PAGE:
- A-Midterms (18)
- B-Midterms (6)
- C-General (9)
The second week of July we will be starting three new cohorts. These cohorts will last three months and follow a similar pattern to our June-Start cohorts. They will differ in size, theme, and association composition. We are accepting applications from the NWSA, ASA, MPSA, APS, ACS, AWM, and the LSA. At this time we are planning two more cohorts in August and one more in September. Individuals who applied to this round will be considered for future cohorts in an effort to have a smooth placing, scheduling, and cultivation process.
- D-Communicating Science (20)
- E-General (50)
- F-Women in Science (20)
We often feature perspectives of instructors on our blog, who share their tips and tricks for teaching with Wikipedia. Instructor willingness to engage in this way speaks to the enthusiasm our Classroom Program generates. This month, Maikel Alendy writes why he’ll teach his online students to edit Wikipedia in every future course.
A few Wikipedia Fellows from our pilot cohort also lent their voices to our blog this month. Dr. Niki Kalaf-Hughes shares three things she learned from participating in the pilot and Michelle Gohr speaks to the opportunity that academics have to disrupt traditional forms of knowledge production by learning to improve Wikipedia.
We also featured reflections by Visiting Scholars about why they participate in our program. Dr. Jackie Koerner speaks to the importance of sharing knowledge freely, citing the Paul K. Longmore Institute on Disability as a helpful part of that mission. And Eryk Salvaggio writes about creating the article about algorithmic bias and his hope for its effect on mainstream culture and knowledge.
- Environmental science students apply their learnings to grow public knowledge around conservation (June 1)
- Announcing Jean-Philippe Béland as the Visiting Scholar for Rutgers University (June 4)
- Learn about deep carbon science on Wikipedia thanks to RockMagnetist (June 4)
- You’ve got questions? We’ve got answers. Host a webinar to learn about Wiki Education’s free tools (June 6)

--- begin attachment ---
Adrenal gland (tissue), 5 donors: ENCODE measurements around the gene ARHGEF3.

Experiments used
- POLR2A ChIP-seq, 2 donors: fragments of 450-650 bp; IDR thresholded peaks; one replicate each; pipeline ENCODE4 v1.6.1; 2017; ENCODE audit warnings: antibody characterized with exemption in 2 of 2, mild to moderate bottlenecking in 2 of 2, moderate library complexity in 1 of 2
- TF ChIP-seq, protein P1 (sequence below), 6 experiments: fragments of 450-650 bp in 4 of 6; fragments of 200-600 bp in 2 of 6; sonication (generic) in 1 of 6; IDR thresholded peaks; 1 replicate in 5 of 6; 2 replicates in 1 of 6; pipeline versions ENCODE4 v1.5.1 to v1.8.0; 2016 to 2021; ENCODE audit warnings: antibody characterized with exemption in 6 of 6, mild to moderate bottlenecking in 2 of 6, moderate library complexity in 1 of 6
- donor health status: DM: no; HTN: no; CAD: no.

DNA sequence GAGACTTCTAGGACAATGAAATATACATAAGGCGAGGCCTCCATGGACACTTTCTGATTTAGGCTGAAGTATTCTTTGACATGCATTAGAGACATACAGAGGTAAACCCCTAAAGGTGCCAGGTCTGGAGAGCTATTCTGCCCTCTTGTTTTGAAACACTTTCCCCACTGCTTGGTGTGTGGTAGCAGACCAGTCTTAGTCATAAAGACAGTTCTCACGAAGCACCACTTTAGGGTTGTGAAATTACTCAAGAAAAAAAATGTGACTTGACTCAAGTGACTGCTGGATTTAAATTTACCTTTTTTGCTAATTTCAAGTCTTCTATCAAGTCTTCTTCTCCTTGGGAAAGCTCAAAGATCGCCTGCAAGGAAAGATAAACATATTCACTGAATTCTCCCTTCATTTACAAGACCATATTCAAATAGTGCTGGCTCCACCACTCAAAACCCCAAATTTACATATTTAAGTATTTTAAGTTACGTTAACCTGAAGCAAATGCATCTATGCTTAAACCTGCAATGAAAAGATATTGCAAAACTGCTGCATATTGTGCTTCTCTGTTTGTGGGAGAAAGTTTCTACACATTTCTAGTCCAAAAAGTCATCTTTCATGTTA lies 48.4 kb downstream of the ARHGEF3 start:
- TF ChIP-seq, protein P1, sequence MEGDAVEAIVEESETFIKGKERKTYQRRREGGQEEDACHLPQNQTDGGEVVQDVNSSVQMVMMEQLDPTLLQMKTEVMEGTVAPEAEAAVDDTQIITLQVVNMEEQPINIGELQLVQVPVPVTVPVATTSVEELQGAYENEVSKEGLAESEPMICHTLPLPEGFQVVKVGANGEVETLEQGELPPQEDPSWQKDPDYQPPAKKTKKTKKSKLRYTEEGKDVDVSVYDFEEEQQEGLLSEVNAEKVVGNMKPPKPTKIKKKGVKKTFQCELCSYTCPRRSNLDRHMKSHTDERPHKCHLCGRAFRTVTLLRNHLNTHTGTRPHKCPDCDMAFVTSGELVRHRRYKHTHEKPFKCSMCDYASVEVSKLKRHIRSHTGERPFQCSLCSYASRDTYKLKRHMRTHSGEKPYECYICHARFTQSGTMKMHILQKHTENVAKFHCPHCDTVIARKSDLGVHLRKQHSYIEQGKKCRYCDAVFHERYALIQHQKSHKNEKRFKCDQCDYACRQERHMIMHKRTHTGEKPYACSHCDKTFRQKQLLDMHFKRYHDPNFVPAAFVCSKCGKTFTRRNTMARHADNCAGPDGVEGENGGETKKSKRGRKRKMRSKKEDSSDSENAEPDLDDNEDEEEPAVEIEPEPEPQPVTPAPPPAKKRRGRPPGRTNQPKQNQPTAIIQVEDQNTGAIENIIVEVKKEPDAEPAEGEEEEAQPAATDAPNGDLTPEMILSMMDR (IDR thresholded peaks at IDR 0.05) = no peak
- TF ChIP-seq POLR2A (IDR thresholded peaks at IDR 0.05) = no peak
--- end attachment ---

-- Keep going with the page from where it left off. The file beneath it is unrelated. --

- Academics to improve Wikipedia articles related to midterm elections (June 7)
- Why this Wikipedian believes in sharing knowledge freely (June 8)
- A scholar advances academic research by editing Wikipedia (June 8)
- New Fellows cohort to make academic research accessible to as many as possible (June 12)
- Why this professor will teach online students to edit Wikipedia in “every future course” (June 13)
- Empowering millions by ensuring the future of facts (June 14)
- Monthly Report, January 2018 (June 15)
- Why academic institutions are supporting experienced Wikipedia editors (June 15)
- A librarian’s perspective on why academics should be improving Wikipedia (June 18)
- New resources for students in cultural anthropology and LGBT+ studies courses (June 19)
- Visiting Scholar is representing African artists and activists on Wikipedia (June 20)
- Monthly Report, February 2018 (June 21)
- Visiting Scholars bring well-researched information about science to the public (June 22)
- Visiting Scholar improves Wikipedia’s coverage of disability-related topics (June 22)
- Wiki Education announces new three-year strategy (June 26)
- Brown University’s Visiting Scholar expands Wikipedia article about “Joan of Arc” of Syria (June 26)
- Monthly Report, March 2018 (June 27)
- Learning from the past to design the future (June 27)
- Announcing our Annual Plan for 2018-2019 (June 28)
- Producing knowledge through an intersectional lens (June 29)
Our two summer internship projects made considerable progress this month, with Urvashi and Pratyush each conducting user research and delivering a series of improvements that are live on the Dashboard. Urvashi has been focusing on the Uploads tab of course pages, which is now much more flexible and useful, and we have ideas for including more actionable information in the uploads layout soon. Pratyush has brought the Article Finder to a point where it’s already quite useful for instructors and students to explore topic areas and find articles on Wikipedia, and user tests in late June gave us a clear picture of where to focus next.
We also added two new email features to the Wiki Education Dashboard this month: reminder emails to students who have not completed their assigned training modules, and automatic follow-up emails for instructors after their courses have been approved, to share additional resources that answer the most common questions instructors have at the early stages of a Wikipedia assignment. For the global Wikimedia Programs & Events Dashboard, we enabled automated Wikipedia edits for courses on Czech Wikipedia — the second community after Portuguese Wikipedia to request turning this feature on.
Finance & Administration / Fundraising
Finance & Administration